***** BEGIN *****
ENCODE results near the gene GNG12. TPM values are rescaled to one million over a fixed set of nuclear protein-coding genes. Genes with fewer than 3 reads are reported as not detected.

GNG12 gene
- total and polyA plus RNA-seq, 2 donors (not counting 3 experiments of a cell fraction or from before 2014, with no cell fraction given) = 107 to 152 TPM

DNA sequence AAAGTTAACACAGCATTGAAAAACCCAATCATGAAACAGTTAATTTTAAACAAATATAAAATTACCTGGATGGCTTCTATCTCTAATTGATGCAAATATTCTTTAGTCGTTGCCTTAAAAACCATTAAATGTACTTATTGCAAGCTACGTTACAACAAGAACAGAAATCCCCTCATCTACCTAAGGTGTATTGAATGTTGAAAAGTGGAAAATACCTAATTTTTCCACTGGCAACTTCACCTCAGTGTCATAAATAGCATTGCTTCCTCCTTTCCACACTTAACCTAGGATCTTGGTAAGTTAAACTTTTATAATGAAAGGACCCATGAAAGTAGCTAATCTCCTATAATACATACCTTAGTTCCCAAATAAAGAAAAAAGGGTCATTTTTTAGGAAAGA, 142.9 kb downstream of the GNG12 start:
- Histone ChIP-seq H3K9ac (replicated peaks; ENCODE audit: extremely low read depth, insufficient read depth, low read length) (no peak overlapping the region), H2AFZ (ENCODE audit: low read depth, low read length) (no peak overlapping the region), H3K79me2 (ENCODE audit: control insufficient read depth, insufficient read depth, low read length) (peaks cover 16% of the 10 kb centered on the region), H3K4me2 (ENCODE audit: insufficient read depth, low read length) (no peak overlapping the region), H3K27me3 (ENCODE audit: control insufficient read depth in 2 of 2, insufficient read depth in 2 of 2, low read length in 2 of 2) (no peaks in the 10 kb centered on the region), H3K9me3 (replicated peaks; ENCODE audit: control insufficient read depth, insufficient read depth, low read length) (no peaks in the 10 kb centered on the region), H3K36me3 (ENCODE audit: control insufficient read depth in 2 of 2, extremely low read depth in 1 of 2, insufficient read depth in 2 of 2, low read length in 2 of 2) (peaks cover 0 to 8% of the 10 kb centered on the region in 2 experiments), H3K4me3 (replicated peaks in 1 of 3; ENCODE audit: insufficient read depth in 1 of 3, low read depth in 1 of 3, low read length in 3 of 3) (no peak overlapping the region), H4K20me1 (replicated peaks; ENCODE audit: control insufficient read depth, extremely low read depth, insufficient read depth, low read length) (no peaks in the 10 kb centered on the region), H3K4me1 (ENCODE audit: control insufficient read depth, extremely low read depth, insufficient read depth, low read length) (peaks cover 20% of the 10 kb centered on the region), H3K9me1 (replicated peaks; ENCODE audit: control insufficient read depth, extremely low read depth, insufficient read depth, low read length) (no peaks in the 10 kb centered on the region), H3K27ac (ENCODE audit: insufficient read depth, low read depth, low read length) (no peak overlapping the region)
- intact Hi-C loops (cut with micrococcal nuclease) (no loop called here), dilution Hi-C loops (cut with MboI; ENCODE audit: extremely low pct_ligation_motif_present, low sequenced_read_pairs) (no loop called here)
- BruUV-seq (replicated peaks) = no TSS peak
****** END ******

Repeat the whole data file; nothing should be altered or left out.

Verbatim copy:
ENCODE results near the gene GNG12. TPM values are rescaled to one million over a fixed set of nuclear protein-coding genes. Genes with fewer than 3 reads are reported as not detected.

GNG12 gene
- total and polyA plus RNA-seq, 2 donors (not counting 3 experiments of a cell fraction or from before 2014, with no cell fraction given) = 107 to 152 TPM

DNA sequence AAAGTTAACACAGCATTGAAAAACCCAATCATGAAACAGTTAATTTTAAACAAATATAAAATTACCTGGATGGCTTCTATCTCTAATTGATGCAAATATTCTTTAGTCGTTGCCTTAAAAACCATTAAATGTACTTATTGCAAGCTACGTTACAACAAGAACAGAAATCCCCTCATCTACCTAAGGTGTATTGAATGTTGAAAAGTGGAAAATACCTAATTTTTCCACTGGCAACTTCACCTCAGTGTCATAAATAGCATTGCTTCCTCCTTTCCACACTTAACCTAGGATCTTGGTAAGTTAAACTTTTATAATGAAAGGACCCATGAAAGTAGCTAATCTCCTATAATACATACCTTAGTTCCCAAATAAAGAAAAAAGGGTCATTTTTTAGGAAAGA, 142.9 kb downstream of the GNG12 start:
- Histone ChIP-seq H3K9ac (replicated peaks; ENCODE audit: extremely low read depth, insufficient read depth, low read length) (no peak overlapping the region), H2AFZ (ENCODE audit: low read depth, low read length) (no peak overlapping the region), H3K79me2 (ENCODE audit: control insufficient read depth, insufficient read depth, low read length) (peaks cover 16% of the 10 kb centered on the region), H3K4me2 (ENCODE audit: insufficient read depth, low read length) (no peak overlapping the region), H3K27me3 (ENCODE audit: control insufficient read depth in 2 of 2, insufficient read depth in 2 of 2, low read length in 2 of 2) (no peaks in the 10 kb centered on the region), H3K9me3 (replicated peaks; ENCODE audit: control insufficient read depth, insufficient read depth, low read length) (no peaks in the 10 kb centered on the region), H3K36me3 (ENCODE audit: control insufficient read depth in 2 of 2, extremely low read depth in 1 of 2, insufficient read depth in 2 of 2, low read length in 2 of 2) (peaks cover 0 to 8% of the 10 kb centered on the region in 2 experiments), H3K4me3 (replicated peaks in 1 of 3; ENCODE audit: insufficient read depth in 1 of 3, low read depth in 1 of 3, low read length in 3 of 3) (no peak overlapping the region), H4K20me1 (replicated peaks; ENCODE audit: control insufficient read depth, extremely low read depth, insufficient read depth, low read length) (no peaks in the 10 kb centered on the region), H3K4me1 (ENCODE audit: control insufficient read depth, extremely low read depth, insufficient read depth, low read length) (peaks cover 20% of the 10 kb centered on the region), H3K9me1 (replicated peaks; ENCODE audit: control insufficient read depth, extremely low read depth, insufficient read depth, low read length) (no peaks in the 10 kb centered on the region), H3K27ac (ENCODE audit: insufficient read depth, low read depth, low read length) (no peak overlapping the region)
- intact Hi-C loops (cut with micrococcal nuclease) (no loop called here), dilution Hi-C loops (cut with MboI; ENCODE audit: extremely low pct_ligation_motif_present, low sequenced_read_pairs) (no loop called here)
- BruUV-seq (replicated peaks) = no TSS peak